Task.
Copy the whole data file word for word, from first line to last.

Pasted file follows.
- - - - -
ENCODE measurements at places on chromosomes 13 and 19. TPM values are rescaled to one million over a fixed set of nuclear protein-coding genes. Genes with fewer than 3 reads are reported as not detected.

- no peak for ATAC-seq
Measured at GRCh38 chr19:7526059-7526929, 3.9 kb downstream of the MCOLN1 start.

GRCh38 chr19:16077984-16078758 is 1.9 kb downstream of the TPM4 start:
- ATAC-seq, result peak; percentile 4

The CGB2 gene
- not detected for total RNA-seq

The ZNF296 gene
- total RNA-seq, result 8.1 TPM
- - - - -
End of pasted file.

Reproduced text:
ENCODE measurements at places on chromosomes 13 and 19. TPM values are rescaled to one million over a fixed set of nuclear protein-coding genes. Genes with fewer than 3 reads are reported as not detected.

- no peak for ATAC-seq
Measured at GRCh38 chr19:7526059-7526929, 3.9 kb downstream of the MCOLN1 start.

GRCh38 chr19:16077984-16078758 is 1.9 kb downstream of the TPM4 start:
- ATAC-seq, result peak; percentile 4

The CGB2 gene
- not detected for total RNA-seq

The ZNF296 gene
- total RNA-seq, result 8.1 TPM